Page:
Monday, February 22, 2010: 8:30 AM-9:30 AM
Room 6AB (San Diego Convention Center)Among Dr. Barish's noteworthy experiments were those performed at Fermilab using high-energy neutrino collisions. These experiments were among the first to observe the weak neutral current, a linchpin of electroweak unification theories. Today he directs the ILC, the highest priority future project for particle physics worldwide that promises to complement the Large Hadron Collider at CERN in exploring the TeV energy scale. In the 1980s, Barish initiated an ambitious international effort to build a sophisticated underground detector which provided some key evidence that neutrinos have mass. In 1994, he became principal investigator of the Laser Interferometer Gravitational-Wave Observatory (LIGO) project. As director of the LIGO Laboratory from 1997 to 2005, he led a team of scientists who built two facilities to detect and study gravitational waves from astrophysical sources. Dr. Barish is a member of the National Academy of Sciences and the American Academy of Arts, and is a Fellow of AAAS and the American Physical Society. He earned his Ph.D. degree in experimental high energy physics at the University of California, Berkeley.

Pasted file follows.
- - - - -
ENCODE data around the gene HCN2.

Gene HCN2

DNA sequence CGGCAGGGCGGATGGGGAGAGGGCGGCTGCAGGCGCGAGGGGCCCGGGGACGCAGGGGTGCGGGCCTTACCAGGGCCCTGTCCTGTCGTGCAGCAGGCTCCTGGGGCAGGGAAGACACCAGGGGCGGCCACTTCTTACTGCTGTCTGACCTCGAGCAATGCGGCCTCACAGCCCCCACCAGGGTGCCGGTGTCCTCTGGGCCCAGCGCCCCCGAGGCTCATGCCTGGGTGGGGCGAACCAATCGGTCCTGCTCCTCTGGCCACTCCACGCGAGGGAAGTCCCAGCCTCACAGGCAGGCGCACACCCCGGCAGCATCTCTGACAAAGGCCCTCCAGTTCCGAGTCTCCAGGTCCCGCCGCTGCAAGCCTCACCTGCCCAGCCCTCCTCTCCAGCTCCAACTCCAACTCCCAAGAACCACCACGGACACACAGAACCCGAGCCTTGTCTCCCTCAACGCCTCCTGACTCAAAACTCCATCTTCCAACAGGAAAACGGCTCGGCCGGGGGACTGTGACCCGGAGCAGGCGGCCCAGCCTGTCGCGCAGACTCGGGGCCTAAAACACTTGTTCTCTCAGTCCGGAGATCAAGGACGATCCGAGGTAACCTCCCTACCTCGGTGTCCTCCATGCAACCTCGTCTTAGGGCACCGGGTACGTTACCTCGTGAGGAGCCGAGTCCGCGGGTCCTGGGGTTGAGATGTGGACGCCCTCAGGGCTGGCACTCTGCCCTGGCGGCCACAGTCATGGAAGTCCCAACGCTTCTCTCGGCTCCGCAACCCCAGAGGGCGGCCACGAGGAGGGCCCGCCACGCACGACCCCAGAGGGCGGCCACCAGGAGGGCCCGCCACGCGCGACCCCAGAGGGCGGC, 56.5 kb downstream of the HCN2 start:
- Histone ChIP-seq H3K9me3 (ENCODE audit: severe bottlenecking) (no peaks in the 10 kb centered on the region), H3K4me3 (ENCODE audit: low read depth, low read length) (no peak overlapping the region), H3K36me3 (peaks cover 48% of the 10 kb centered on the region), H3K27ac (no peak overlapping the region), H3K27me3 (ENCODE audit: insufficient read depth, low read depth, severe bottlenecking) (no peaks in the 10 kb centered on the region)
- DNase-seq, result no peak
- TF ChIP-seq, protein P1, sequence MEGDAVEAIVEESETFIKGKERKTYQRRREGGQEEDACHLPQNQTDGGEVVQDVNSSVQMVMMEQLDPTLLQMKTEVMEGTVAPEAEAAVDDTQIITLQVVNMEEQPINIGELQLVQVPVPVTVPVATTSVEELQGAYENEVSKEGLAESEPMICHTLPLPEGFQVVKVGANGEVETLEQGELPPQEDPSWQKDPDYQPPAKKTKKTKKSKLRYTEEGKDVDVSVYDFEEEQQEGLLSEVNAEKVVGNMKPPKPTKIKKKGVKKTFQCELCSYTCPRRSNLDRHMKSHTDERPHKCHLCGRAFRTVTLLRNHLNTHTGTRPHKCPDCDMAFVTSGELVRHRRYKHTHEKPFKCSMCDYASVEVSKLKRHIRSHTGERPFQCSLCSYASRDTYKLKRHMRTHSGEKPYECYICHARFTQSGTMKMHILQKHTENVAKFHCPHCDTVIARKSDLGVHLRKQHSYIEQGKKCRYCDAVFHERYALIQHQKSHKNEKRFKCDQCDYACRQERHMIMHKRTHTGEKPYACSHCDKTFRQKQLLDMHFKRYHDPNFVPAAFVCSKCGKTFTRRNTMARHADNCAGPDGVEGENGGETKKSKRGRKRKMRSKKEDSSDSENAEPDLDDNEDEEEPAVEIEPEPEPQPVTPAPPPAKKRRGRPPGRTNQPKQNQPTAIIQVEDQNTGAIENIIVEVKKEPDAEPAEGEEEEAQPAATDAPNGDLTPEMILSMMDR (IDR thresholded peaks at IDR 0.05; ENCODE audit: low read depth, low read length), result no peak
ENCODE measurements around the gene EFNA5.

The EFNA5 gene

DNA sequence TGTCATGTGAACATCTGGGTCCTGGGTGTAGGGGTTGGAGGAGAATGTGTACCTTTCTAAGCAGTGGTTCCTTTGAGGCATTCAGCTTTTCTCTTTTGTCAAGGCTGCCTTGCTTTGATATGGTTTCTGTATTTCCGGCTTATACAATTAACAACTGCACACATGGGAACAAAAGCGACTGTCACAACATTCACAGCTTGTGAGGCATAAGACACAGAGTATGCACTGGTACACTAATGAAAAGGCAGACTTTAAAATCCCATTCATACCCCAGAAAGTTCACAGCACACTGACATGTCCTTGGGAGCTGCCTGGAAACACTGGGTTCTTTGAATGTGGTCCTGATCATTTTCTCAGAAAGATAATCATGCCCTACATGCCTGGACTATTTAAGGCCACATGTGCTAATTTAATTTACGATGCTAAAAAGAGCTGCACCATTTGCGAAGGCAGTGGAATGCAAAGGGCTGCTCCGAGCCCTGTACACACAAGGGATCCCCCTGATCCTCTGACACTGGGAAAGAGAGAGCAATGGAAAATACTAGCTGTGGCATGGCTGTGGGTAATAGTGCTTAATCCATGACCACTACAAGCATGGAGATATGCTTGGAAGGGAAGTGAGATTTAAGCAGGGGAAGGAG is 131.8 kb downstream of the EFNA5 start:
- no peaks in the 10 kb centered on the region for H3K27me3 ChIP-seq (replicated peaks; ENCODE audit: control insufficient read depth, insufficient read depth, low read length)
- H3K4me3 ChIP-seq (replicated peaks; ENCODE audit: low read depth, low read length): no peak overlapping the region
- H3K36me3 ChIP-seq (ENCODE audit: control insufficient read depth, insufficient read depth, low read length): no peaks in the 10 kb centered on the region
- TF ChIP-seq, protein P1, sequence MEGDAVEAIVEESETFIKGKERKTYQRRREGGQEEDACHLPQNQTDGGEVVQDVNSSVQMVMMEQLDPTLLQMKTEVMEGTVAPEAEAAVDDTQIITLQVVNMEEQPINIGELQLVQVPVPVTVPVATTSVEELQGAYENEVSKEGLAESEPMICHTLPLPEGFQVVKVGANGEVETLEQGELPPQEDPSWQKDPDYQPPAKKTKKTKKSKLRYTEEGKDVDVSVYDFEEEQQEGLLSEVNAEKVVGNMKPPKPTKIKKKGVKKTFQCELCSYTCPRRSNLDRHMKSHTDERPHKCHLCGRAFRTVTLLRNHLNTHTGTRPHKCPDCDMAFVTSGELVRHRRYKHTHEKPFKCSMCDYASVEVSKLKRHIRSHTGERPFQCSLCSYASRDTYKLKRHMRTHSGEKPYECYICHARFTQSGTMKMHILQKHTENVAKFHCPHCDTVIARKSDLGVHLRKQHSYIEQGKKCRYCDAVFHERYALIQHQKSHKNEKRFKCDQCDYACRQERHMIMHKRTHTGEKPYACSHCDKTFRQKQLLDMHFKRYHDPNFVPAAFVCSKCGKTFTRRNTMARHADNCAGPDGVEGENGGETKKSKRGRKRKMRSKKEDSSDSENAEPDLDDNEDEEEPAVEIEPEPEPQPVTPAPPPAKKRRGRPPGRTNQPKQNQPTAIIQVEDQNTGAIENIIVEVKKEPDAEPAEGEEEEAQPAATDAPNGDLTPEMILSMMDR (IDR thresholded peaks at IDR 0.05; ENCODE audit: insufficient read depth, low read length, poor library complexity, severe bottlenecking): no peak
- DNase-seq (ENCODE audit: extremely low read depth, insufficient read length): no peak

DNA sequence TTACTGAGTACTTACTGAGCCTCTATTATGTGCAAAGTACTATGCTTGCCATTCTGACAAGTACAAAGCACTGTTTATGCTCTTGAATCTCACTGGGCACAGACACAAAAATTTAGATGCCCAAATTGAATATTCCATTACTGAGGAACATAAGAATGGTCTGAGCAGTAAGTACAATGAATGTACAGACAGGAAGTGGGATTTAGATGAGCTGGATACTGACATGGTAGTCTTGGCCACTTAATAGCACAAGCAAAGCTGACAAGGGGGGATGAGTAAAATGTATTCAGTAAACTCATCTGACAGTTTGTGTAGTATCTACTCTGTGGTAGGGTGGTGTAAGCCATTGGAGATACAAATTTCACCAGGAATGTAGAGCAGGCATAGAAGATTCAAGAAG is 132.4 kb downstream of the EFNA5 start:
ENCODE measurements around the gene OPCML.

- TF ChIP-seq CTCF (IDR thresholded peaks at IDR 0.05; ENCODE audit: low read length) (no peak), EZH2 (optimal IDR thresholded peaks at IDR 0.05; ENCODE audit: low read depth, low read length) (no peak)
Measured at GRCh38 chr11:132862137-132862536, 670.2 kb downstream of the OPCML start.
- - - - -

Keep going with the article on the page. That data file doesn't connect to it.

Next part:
Barry C. Barish, California Institute of Technology
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